While the COVID 19 pandemic "jolted" Dr. Kavita Arora and Ankita Khanna "into the realization that life is unpredictable and transient", Vaibhav Jain and Parag Mehta are unable to visit India since their "lawful" marriage is not recognized under the Foreign Marriage Act.
Without marriage, petitioners are strangers before law
The three pleas in the Delhi High Court deal with at least three different personal laws that govern the rules for marriage in India.
Arora and Khanna, who have been in a relationship for eight years, said: "the institution of marriage is a legal and social recognition of the love, support, security, and emotional bond a couple offer each other."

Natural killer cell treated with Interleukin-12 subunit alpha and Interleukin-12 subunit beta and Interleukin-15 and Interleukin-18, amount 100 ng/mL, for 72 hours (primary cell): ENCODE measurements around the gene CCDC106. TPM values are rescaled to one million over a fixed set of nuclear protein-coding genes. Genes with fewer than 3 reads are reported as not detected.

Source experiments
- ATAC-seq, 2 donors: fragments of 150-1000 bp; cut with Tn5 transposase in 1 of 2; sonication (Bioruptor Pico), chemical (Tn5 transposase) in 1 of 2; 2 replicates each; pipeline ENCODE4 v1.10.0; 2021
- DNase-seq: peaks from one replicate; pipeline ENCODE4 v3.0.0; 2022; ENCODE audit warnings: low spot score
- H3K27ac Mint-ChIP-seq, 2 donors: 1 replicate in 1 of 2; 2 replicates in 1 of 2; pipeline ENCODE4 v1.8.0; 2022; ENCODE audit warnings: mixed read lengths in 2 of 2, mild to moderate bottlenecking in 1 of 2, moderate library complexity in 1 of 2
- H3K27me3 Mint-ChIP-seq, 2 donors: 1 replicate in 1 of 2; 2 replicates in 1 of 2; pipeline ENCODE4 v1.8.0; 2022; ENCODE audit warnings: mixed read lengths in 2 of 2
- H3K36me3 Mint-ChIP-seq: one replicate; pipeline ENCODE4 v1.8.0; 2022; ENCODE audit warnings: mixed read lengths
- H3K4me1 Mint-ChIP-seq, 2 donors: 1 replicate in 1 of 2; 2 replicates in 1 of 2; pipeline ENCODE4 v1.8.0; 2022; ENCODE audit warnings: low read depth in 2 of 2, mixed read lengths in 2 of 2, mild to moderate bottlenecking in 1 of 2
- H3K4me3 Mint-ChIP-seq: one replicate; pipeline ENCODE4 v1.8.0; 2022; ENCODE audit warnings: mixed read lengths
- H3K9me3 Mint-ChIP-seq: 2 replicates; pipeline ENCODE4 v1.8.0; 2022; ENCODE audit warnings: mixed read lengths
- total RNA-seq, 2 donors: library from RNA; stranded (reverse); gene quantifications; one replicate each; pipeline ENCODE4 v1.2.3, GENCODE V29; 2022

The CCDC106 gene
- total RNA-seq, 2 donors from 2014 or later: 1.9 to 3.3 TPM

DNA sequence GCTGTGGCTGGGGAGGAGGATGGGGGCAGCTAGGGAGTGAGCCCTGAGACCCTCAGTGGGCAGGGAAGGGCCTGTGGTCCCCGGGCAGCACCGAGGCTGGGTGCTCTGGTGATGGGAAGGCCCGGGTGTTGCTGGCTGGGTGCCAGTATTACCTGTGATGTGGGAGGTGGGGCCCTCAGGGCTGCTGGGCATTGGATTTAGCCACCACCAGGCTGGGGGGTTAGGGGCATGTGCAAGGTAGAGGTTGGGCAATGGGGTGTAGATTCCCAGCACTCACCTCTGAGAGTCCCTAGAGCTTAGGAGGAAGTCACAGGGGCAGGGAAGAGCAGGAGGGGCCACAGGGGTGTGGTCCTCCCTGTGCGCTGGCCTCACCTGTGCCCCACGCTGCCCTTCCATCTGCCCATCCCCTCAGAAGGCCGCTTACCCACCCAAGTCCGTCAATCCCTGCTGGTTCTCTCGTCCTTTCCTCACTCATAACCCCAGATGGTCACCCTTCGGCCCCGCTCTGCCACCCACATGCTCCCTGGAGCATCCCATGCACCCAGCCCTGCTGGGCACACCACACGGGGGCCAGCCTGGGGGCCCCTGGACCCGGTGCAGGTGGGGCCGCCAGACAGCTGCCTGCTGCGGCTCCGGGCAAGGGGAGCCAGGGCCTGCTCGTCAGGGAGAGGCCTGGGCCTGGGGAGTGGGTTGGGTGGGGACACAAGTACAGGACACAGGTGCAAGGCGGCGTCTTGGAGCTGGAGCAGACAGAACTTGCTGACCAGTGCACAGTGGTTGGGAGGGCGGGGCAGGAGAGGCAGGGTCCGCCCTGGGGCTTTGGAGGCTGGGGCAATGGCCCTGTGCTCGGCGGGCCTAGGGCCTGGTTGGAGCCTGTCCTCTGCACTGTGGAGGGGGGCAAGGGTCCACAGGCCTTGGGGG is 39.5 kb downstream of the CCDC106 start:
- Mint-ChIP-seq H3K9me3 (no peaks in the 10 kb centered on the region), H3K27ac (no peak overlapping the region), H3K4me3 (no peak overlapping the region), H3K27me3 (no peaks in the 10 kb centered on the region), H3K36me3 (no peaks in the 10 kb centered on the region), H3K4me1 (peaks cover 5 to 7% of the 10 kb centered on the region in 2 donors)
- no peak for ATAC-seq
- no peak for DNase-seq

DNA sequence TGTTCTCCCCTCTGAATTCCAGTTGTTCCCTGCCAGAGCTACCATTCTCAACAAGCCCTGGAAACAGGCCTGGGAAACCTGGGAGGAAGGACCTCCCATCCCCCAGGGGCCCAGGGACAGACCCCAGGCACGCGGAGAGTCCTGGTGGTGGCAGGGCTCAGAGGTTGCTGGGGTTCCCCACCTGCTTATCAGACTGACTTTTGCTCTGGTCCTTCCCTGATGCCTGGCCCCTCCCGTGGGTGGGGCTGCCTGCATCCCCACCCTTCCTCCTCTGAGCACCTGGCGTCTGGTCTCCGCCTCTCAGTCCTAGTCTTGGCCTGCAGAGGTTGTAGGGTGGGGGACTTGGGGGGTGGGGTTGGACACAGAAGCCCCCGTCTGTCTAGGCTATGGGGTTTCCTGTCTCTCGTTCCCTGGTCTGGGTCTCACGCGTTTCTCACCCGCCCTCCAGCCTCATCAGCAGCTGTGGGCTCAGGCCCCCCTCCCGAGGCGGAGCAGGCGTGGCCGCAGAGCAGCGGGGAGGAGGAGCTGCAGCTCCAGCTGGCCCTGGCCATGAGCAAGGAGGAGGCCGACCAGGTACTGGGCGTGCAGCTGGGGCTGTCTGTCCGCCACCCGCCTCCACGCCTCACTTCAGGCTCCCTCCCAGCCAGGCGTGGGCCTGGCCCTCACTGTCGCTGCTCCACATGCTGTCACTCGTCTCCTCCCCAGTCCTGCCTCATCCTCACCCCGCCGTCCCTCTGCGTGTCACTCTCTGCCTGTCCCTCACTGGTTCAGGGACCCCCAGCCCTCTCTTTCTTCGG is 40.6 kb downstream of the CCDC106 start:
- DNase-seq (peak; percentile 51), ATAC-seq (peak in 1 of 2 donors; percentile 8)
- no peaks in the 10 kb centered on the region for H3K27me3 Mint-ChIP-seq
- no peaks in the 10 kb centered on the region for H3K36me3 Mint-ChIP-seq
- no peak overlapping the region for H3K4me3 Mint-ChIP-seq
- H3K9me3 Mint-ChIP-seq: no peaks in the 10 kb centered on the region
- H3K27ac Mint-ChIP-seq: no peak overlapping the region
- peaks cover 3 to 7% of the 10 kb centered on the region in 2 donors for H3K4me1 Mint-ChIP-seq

"The institution of marriage is a gateway to crucial legal protections and recognition to form a family," Arora and Khanna said. "All couples value love, commitment, support and security. There is no intelligible difference between the relationship of opposite-sex couples and same-sex couples," they argued and thus there was "no legitimate objective in excluding same-sex marriages…".
"Without marriage, the Petitioners are strangers in law," the couple asserted.
Nikesh and Sonu, faced religious and cultural discrimination because of the stereotypical homophobia they carry. With the knowledge that religious/temple authorities would not solemnize their marriage, they turned to the country's secular laws.
For Jain and Mehta, problems arose in wake of the pandemic, since Mehta, who is an OCI cardholder, cannot visit his in-laws, other family and friends who live here in India due to the restrictions in place.
Iyer's plea argues that "any two Hindus" can marry under the provisions of the Hindu Marriage Act, 1959. This could thus be expanded to include homosexual marriages as well.
Laws are gender-neutral: HC